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Learn how to say please, thank you, and you’re welcome in English. Click on each link to hear that word or phrase pronounced.


Please   Sometimes called the "magic word," please is what you must use when asking for something.
Thank you When someone does something for you or gives you something, say "thank you." In the United Kingdom, ta and cheers can also be used. When you are really pleased, you can say thank you very much.
There are three different expressions that you can use to respond to thank you:
you’re welcome   basic
my pleasure expresses the idea that you were happy to do it
don’t mention it informal
Pardon me
Excuse me
These can be used if you bump into someone or need to get someone’s attention, as well as if you want to ask for information.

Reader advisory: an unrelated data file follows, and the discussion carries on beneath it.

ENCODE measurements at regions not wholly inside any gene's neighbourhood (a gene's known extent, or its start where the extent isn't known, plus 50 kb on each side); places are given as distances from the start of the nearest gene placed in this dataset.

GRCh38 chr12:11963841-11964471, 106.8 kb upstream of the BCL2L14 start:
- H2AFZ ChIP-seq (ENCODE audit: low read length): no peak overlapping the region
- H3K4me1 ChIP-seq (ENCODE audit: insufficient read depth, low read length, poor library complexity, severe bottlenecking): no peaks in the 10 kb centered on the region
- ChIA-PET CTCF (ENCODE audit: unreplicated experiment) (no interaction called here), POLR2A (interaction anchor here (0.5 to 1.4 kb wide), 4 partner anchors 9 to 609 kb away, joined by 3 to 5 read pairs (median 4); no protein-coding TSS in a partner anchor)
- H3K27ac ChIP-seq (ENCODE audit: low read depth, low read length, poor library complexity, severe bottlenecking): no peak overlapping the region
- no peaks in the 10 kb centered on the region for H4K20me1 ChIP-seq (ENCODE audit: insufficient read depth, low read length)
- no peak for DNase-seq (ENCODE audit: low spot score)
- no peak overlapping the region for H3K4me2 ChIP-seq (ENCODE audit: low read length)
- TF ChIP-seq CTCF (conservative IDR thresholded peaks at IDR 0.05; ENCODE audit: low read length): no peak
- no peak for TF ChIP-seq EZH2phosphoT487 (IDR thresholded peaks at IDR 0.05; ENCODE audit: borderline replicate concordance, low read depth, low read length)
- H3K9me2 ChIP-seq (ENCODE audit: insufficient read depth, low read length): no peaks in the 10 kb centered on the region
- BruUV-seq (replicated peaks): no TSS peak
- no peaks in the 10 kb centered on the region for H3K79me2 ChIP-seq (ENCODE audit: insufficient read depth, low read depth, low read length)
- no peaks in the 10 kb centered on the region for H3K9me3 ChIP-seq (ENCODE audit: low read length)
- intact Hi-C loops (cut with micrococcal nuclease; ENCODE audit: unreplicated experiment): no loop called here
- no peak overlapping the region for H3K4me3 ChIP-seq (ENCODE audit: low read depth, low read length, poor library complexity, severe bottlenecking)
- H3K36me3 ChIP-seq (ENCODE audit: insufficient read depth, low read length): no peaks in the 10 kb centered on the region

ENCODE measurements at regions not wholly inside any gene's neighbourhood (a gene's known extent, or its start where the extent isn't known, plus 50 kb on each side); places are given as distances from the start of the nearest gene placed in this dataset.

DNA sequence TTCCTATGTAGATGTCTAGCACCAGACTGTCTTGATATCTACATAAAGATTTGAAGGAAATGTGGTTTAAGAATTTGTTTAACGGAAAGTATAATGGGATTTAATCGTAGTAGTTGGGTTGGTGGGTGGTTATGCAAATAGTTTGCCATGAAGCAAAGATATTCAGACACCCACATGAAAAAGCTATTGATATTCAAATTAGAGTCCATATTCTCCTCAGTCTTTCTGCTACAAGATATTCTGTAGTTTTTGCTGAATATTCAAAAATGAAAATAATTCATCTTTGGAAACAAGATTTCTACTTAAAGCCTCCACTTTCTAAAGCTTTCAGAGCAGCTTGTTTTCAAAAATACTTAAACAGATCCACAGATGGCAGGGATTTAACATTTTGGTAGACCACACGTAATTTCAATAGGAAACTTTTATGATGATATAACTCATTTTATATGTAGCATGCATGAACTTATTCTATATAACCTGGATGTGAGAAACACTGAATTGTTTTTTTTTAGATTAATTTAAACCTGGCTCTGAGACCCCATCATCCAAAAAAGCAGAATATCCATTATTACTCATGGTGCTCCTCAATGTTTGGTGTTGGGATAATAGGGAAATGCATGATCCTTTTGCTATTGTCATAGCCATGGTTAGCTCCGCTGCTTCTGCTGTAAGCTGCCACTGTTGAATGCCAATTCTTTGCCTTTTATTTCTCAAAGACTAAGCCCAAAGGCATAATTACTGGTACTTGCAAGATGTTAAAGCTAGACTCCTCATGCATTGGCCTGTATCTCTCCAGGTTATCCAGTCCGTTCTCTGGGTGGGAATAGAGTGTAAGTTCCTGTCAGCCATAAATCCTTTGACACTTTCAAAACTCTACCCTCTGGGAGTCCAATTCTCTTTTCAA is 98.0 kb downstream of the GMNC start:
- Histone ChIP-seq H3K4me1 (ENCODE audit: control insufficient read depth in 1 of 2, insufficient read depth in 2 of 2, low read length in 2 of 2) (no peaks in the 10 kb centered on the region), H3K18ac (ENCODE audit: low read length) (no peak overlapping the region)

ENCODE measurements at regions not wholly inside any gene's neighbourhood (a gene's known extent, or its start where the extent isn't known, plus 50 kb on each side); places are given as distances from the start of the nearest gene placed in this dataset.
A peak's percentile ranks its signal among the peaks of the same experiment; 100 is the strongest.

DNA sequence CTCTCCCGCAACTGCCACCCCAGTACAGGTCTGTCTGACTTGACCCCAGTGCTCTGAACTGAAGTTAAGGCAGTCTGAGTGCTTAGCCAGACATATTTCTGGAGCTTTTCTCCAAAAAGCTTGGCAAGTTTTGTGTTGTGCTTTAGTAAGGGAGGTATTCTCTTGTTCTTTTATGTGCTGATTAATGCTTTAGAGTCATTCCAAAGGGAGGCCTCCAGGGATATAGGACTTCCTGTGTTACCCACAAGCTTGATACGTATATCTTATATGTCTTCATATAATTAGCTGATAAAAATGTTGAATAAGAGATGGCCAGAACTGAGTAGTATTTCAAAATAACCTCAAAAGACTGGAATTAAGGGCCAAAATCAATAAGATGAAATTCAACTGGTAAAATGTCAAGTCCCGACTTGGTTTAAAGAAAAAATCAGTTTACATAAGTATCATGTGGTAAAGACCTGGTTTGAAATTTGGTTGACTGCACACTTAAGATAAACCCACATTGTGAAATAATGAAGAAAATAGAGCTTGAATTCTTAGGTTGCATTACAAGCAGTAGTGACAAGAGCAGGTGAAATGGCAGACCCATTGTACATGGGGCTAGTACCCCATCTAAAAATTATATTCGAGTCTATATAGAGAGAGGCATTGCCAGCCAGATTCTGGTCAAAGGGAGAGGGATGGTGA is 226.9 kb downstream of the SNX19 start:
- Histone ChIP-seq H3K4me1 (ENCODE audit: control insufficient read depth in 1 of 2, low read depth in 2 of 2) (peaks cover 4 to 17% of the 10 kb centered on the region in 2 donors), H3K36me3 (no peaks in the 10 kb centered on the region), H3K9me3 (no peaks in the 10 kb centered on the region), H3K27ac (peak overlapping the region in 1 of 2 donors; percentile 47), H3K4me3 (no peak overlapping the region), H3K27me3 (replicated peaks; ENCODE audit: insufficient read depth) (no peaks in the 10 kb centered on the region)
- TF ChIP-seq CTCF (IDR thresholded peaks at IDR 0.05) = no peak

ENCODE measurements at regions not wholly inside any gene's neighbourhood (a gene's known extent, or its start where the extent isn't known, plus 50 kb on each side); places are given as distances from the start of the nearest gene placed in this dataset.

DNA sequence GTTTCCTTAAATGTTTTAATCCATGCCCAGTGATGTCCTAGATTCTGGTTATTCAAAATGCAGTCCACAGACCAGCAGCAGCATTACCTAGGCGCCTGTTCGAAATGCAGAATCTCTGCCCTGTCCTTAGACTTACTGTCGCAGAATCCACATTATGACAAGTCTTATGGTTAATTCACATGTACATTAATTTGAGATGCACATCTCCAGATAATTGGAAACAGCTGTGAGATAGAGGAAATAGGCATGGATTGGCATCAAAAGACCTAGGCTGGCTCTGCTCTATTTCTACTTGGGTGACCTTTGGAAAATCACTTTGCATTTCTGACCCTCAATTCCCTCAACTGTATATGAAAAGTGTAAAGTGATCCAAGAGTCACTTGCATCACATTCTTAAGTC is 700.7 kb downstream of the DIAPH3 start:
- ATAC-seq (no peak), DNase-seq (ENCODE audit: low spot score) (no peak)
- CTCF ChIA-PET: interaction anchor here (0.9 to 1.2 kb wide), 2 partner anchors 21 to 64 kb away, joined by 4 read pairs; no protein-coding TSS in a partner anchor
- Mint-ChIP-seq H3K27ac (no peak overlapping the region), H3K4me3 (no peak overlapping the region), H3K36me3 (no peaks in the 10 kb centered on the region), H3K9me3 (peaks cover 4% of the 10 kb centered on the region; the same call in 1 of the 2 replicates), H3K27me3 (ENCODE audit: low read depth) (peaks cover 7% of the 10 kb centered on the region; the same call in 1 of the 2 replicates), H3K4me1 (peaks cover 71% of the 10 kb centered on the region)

I’m sorry to bother you This is only used when you want to ask for information (and is more polite than "pardon me" and "excuse me").

I’m sorry Use this when you have made a mistake.
Special Expressions
Bless you   This is a polite expression used after someone sneezes.
Cheers When making a toast (where you clink your glasses together with friends or family), "cheers" is the expression used most.
My condolences Used with somebody who has suffered a death in the family or a friend.
There are different titles that you use to address different people, depending on their gender (male or female), age, and whether you know their names.

When talking to a man, you will either use sir (if you don’t know his name) or Mister plus his last name.

When talking to a woman who is married or over 30 years old, use ma’am (if you don’t know her name) or Mrs. plus her last name.

When talking to a woman who is unmarried or under 30, use miss (if you don’t know her name) or Miss plus her last name.

In the United States, there is another title which is used by women who feel that their age and marital status do not need to be part of their title: Ms.

More English vocabulary: